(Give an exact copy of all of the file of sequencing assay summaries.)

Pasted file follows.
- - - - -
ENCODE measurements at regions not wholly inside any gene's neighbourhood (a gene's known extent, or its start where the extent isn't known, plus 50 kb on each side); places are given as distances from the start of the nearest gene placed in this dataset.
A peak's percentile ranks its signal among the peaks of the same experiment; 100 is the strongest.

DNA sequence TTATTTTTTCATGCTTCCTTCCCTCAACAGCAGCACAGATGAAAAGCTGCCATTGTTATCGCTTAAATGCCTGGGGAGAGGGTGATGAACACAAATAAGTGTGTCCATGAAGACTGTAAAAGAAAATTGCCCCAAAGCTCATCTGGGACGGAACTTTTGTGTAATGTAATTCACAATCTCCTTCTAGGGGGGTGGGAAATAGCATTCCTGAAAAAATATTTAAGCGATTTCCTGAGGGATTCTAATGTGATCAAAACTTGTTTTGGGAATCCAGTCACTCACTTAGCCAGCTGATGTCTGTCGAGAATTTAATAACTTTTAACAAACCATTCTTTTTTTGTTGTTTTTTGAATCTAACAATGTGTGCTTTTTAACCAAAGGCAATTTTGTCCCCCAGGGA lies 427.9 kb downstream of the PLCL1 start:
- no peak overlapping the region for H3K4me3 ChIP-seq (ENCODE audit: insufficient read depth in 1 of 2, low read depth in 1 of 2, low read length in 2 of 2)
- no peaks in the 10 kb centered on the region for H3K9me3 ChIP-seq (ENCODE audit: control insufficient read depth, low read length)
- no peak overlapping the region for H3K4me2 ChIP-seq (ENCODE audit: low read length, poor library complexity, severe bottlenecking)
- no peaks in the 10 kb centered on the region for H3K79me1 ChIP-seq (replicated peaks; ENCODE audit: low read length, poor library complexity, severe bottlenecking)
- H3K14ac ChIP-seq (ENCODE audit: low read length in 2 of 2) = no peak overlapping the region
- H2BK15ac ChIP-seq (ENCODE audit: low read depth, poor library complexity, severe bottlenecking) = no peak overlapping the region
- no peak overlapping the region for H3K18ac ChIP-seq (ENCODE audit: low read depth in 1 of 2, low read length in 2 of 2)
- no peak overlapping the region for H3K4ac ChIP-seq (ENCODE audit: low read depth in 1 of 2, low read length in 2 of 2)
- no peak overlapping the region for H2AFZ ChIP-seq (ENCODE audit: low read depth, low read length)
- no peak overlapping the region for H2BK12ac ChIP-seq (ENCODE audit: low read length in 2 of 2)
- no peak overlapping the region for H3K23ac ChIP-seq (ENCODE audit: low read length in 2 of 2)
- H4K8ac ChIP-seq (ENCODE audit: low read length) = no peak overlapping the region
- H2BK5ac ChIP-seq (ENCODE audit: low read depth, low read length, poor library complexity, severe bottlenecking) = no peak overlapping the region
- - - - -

ENCODE measurements at regions not wholly inside any gene's neighbourhood (a gene's known extent, or its start where the extent isn't known, plus 50 kb on each side); places are given as distances from the start of the nearest gene placed in this dataset.
A peak's percentile ranks its signal among the peaks of the same experiment; 100 is the strongest.

DNA sequence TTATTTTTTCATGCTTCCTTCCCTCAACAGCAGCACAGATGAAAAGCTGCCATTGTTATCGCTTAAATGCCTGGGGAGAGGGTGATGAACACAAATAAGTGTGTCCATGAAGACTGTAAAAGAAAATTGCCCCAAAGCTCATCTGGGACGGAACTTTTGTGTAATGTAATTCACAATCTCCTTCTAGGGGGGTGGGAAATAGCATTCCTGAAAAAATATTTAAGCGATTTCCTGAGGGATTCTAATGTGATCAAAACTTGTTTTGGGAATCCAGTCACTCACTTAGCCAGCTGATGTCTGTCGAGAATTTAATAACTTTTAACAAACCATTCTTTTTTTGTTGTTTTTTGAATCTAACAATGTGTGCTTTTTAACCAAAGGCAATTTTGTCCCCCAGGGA lies 427.9 kb downstream of the PLCL1 start:
- no peak overlapping the region for H3K4me3 ChIP-seq (ENCODE audit: insufficient read depth in 1 of 2, low read depth in 1 of 2, low read length in 2 of 2)
- no peaks in the 10 kb centered on the region for H3K9me3 ChIP-seq (ENCODE audit: control insufficient read depth, low read length)
- no peak overlapping the region for H3K4me2 ChIP-seq (ENCODE audit: low read length, poor library complexity, severe bottlenecking)
- no peaks in the 10 kb centered on the region for H3K79me1 ChIP-seq (replicated peaks; ENCODE audit: low read length, poor library complexity, severe bottlenecking)
- H3K14ac ChIP-seq (ENCODE audit: low read length in 2 of 2) = no peak overlapping the region
- H2BK15ac ChIP-seq (ENCODE audit: low read depth, poor library complexity, severe bottlenecking) = no peak overlapping the region
- no peak overlapping the region for H3K18ac ChIP-seq (ENCODE audit: low read depth in 1 of 2, low read length in 2 of 2)
- no peak overlapping the region for H3K4ac ChIP-seq (ENCODE audit: low read depth in 1 of 2, low read length in 2 of 2)
- no peak overlapping the region for H2AFZ ChIP-seq (ENCODE audit: low read depth, low read length)
- no peak overlapping the region for H2BK12ac ChIP-seq (ENCODE audit: low read length in 2 of 2)
- no peak overlapping the region for H3K23ac ChIP-seq (ENCODE audit: low read length in 2 of 2)
- H4K8ac ChIP-seq (ENCODE audit: low read length) = no peak overlapping the region
- H2BK5ac ChIP-seq (ENCODE audit: low read depth, low read length, poor library complexity, severe bottlenecking) = no peak overlapping the region